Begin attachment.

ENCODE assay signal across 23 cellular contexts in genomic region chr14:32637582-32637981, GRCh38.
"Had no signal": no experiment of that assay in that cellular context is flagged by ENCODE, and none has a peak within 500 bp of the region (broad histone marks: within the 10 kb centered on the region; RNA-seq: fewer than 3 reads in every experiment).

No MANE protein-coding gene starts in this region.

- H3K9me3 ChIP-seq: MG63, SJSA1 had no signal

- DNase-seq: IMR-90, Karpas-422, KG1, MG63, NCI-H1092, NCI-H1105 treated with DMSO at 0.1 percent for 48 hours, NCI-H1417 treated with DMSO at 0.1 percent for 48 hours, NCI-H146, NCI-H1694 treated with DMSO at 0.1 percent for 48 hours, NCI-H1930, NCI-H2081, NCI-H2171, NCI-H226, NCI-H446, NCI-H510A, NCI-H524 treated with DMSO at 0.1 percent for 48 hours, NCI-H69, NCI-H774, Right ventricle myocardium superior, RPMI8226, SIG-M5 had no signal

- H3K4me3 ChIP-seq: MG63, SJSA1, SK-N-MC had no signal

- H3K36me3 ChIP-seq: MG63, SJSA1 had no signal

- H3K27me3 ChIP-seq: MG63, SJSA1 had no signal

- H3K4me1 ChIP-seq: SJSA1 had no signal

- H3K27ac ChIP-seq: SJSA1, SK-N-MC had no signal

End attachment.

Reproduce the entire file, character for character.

ENCODE assay signal across 23 cellular contexts in genomic region chr14:32637582-32637981, GRCh38.
"Had no signal": no experiment of that assay in that cellular context is flagged by ENCODE, and none has a peak within 500 bp of the region (broad histone marks: within the 10 kb centered on the region; RNA-seq: fewer than 3 reads in every experiment).

No MANE protein-coding gene starts in this region.

- H3K9me3 ChIP-seq: MG63, SJSA1 had no signal

- DNase-seq: IMR-90, Karpas-422, KG1, MG63, NCI-H1092, NCI-H1105 treated with DMSO at 0.1 percent for 48 hours, NCI-H1417 treated with DMSO at 0.1 percent for 48 hours, NCI-H146, NCI-H1694 treated with DMSO at 0.1 percent for 48 hours, NCI-H1930, NCI-H2081, NCI-H2171, NCI-H226, NCI-H446, NCI-H510A, NCI-H524 treated with DMSO at 0.1 percent for 48 hours, NCI-H69, NCI-H774, Right ventricle myocardium superior, RPMI8226, SIG-M5 had no signal

- H3K4me3 ChIP-seq: MG63, SJSA1, SK-N-MC had no signal

- H3K36me3 ChIP-seq: MG63, SJSA1 had no signal

- H3K27me3 ChIP-seq: MG63, SJSA1 had no signal

- H3K4me1 ChIP-seq: SJSA1 had no signal

- H3K27ac ChIP-seq: SJSA1, SK-N-MC had no signal